The poll's findings raise questions about whether Republican campaign promises to ban policies at schools and workplaces they denounce as "woke" could boost a contender in the party's primaries but put them at odds with broader public opinion in the general election.
Over half of Americans say “wokeness” means being informed about social injustices. Differences by party and age, however, remain present.
Fifty-six percent of Americans say “wokeness” encompasses being informed, educated on, and aware of social injustices. In contrast, two in five (39%) say “wokeness” involves being overly politically correct and policing others’ words.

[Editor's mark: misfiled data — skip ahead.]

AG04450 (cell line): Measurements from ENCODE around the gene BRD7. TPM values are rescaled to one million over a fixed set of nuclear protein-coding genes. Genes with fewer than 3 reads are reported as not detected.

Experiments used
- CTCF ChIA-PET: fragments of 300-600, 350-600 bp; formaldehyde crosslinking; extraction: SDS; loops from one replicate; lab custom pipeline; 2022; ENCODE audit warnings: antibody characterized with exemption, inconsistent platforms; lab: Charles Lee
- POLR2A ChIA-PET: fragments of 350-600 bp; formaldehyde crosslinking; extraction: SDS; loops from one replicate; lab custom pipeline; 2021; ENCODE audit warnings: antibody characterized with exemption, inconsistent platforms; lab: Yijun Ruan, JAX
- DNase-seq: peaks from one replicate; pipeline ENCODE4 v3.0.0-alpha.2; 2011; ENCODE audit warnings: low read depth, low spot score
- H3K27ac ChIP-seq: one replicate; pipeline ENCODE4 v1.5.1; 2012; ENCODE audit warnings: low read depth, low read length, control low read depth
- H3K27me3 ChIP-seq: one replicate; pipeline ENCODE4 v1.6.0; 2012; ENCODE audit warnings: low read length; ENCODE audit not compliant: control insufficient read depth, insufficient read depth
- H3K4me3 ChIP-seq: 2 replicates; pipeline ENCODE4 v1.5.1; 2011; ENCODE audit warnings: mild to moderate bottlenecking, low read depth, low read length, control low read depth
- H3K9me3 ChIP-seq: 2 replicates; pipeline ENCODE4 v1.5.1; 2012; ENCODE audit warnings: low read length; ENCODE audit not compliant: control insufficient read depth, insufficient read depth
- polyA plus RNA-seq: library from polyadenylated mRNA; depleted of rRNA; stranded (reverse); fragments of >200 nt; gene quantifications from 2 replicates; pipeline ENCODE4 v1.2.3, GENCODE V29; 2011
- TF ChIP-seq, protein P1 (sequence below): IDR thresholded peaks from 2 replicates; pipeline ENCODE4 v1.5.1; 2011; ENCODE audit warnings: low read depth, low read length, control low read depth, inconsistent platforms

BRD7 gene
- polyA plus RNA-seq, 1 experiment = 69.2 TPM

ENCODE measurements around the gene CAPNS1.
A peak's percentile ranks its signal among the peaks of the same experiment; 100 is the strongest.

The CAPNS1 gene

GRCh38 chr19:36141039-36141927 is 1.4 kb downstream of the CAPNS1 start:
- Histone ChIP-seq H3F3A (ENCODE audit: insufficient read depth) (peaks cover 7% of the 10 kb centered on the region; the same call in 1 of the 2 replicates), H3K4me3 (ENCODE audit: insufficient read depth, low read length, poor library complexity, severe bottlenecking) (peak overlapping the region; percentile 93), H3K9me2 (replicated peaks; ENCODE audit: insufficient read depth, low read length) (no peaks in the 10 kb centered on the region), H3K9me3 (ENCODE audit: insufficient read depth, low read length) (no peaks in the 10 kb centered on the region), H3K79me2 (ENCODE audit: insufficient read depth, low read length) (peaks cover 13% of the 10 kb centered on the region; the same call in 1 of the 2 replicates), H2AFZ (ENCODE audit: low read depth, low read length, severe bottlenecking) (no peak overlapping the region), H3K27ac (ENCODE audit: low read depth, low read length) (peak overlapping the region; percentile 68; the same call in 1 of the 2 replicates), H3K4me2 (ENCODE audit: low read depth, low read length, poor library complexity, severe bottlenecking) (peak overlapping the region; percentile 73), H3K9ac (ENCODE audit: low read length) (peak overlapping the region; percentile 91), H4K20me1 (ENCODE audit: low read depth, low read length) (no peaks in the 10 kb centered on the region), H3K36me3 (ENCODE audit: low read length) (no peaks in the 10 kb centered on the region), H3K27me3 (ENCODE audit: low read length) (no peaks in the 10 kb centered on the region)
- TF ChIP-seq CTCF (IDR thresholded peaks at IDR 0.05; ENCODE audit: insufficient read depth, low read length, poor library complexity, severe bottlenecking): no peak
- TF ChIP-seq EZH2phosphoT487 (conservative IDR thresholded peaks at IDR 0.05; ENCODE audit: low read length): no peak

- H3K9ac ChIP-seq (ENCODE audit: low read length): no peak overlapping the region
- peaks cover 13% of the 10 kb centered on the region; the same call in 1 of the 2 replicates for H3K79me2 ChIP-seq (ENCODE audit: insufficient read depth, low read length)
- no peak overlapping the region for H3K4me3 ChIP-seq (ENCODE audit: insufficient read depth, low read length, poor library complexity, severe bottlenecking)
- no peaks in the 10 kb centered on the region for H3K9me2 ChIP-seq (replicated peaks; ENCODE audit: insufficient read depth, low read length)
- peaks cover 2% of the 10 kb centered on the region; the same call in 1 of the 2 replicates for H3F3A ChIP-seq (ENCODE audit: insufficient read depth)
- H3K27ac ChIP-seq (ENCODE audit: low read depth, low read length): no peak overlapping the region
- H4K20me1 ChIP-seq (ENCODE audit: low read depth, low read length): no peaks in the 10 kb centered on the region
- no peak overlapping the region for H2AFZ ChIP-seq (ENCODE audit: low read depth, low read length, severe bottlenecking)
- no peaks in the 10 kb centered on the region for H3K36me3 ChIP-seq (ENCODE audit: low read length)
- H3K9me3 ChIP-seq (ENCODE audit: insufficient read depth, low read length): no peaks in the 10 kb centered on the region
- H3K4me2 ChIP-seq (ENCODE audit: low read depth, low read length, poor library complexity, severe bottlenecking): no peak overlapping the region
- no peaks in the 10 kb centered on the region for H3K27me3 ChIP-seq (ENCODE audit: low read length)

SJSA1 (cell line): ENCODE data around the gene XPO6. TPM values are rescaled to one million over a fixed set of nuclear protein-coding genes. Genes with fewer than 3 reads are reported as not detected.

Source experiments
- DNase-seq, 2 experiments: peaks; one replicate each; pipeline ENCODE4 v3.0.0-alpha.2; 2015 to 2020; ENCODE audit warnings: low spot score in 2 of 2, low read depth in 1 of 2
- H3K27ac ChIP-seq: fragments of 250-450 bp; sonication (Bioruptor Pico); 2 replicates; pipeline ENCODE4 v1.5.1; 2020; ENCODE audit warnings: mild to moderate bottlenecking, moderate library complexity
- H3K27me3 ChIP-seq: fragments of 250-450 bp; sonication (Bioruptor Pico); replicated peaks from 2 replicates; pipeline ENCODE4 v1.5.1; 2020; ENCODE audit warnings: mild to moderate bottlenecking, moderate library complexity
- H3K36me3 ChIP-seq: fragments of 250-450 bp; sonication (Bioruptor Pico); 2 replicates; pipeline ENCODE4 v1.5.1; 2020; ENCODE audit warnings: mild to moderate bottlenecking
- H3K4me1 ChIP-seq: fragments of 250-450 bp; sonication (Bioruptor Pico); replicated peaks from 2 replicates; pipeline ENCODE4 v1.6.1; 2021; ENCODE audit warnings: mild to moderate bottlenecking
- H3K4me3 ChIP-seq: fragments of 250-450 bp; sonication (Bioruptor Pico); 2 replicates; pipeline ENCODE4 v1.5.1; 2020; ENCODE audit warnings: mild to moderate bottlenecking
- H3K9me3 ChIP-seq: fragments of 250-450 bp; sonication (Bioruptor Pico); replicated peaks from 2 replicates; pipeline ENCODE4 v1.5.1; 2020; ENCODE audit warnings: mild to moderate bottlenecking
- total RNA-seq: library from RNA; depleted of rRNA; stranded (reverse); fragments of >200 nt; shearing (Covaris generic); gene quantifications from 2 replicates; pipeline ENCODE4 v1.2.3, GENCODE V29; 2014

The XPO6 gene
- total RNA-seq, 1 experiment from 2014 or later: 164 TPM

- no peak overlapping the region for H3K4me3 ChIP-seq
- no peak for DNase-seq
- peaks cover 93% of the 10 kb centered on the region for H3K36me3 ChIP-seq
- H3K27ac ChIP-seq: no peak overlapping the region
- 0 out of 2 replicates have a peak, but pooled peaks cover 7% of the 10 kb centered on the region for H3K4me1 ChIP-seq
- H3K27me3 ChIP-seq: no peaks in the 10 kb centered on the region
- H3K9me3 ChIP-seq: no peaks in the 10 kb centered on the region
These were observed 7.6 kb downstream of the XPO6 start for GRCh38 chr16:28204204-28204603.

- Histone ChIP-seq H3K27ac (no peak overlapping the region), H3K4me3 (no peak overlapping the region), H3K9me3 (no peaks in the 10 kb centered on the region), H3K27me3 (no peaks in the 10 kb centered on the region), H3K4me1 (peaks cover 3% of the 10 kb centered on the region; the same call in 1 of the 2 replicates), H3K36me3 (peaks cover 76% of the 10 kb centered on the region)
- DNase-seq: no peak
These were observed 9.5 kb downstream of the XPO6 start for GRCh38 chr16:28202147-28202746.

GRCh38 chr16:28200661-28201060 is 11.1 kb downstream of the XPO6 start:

A vast majority (78%) of Democrats say being “woke” means being informed, while nearly three-fifths (56%) of Republicans say it means being overly politically correct. Compared to Democrats and Republicans, however, independents are more divided on the definition of “wokeness,” as 51% say it involves being informed and 45% say it means being overly politically correct.
Americans ages 50-64 (48%) are more likely than those ages 18-34 (33%) or 35-49 (37%) to view “wokeness” as being overly politically correct.